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Incyte Corporation Message Board

  • equity2noel equity2noel Aug 15, 2013 3:03 PM Flag

    2 Biotech Stocks That Could Be on Novartis' Buyout Radar

    Two companies on the radar
    Here are two companies that I feel would be a good fit for Novartis.

    Incyte (NASDAQ: INCY ) -- current market cap, $4.18 billion.
    Incyte would make a lot of sense as a potential buy candidate for Novartis given that the two companies already have an ongoing licensing pact with FDA-approved myelofibrosis drug Jakafi. Under the current deal, Incyte has the rights to Jakafi within the U.S. with Novartis claiming worldwide rights to the drug everywhere else. Jakafi (known as ruxolitinib in testing) is also being studied as a treatment for polycythemia vera, pancreatic cancer, and solid/hematologic tumors.

    Incyte's pipeline isn't too complicated with numerous pharmaceutical pacts, either. Aside from a licensing deal with Eli Lilly (NYSE: LLY ) over baricitinib, which is currently being studied in three trials (rheumatoid arthritis, psoriasis, and diabetic nephropathy), every other pipeline hopeful is either owned by Incyte, or licensed in some full or partial form to Novartis. With peak sales of Jakafi expected to be about $1 billion, and taking into account the potential of its remaining pipeline, as well as sales that would be taken by Lilly via baricitinib, I could see Incyte command a $5.5 billion to $6 billion price point.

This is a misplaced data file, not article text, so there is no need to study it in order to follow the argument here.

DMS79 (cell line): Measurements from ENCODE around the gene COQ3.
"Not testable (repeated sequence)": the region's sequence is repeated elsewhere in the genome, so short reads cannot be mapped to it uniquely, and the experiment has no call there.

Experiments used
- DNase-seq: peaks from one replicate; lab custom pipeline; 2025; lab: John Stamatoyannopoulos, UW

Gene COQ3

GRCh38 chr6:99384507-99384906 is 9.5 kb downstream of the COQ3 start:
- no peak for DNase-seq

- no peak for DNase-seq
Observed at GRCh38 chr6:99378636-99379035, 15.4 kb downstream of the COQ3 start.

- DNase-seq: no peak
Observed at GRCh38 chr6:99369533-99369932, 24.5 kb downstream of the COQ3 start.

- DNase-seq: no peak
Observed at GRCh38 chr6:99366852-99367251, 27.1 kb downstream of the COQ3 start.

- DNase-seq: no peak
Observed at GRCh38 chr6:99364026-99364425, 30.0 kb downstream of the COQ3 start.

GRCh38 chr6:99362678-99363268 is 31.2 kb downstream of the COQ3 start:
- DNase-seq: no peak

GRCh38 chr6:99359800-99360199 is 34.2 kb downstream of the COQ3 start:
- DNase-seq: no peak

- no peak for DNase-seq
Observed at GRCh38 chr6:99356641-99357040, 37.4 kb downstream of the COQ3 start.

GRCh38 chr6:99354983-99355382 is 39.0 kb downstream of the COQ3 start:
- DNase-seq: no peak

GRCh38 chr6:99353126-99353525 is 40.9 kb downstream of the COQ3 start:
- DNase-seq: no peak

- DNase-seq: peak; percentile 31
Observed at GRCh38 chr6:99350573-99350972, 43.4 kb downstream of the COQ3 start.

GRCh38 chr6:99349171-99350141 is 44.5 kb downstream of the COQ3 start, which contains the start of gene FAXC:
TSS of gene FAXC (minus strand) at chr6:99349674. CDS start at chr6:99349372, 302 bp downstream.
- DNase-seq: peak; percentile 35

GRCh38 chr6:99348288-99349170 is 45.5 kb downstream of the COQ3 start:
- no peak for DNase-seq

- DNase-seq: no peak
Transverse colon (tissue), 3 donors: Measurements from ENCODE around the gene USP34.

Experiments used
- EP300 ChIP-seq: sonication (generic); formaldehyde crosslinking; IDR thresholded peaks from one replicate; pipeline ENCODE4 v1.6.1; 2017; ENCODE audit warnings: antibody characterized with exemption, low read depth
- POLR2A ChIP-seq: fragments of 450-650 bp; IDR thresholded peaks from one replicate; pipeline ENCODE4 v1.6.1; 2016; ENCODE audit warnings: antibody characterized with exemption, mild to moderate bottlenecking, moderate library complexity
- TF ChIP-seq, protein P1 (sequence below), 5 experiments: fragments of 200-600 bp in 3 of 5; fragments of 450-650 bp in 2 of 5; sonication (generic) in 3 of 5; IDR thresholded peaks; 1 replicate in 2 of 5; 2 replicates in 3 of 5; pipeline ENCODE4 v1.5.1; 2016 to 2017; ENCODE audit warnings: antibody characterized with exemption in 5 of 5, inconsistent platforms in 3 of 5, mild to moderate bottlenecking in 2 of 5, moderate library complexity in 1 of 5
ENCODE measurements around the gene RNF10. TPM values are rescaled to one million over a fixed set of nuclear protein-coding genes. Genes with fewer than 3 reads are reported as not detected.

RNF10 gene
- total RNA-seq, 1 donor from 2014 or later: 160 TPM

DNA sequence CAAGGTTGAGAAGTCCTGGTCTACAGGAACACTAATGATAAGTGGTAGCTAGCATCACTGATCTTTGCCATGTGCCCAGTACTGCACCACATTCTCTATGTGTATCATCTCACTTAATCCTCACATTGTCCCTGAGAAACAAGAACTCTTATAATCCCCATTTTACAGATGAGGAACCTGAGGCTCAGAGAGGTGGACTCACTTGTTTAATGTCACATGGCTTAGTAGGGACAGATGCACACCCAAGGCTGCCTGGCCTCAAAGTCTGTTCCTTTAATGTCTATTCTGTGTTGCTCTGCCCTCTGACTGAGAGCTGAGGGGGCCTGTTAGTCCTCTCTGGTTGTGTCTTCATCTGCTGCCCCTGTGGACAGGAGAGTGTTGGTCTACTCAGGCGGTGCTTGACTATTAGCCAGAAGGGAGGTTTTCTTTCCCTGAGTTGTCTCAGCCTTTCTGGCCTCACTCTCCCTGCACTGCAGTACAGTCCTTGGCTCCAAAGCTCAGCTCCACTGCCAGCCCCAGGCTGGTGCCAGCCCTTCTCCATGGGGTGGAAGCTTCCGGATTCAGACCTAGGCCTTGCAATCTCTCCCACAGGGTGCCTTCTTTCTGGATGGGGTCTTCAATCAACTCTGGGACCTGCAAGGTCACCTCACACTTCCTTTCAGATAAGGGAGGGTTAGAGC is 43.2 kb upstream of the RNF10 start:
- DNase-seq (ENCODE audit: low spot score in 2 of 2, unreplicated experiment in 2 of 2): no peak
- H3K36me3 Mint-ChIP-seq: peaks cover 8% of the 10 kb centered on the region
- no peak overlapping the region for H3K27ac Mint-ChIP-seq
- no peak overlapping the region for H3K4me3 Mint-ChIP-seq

BioMarin Pharmaceutical (NASDAQ: BMRN ) -- current market cap, $9.24 billion.
    I would certainly quantify BioMarin as much less likely a purchase than Incyte, but I wouldn't rule out its allure to Novartis, which is struggling to find ways to replace Diovan and Femara's rapidly tapering revenue.

    The hesitation I could see Novartis having in purchasing a company like BioMarin is twofold. First, BioMarin's area of focus is on ultra-rare diseases, and its treatments often focus on some form of enzyme-replacement therapy. Novartis' focus tends to be on solid tumor and blood-borne cancers, with only a very minimal focus on rare diseases, so this would be quite the step out of its normal comfort zone. Second, BioMarin'

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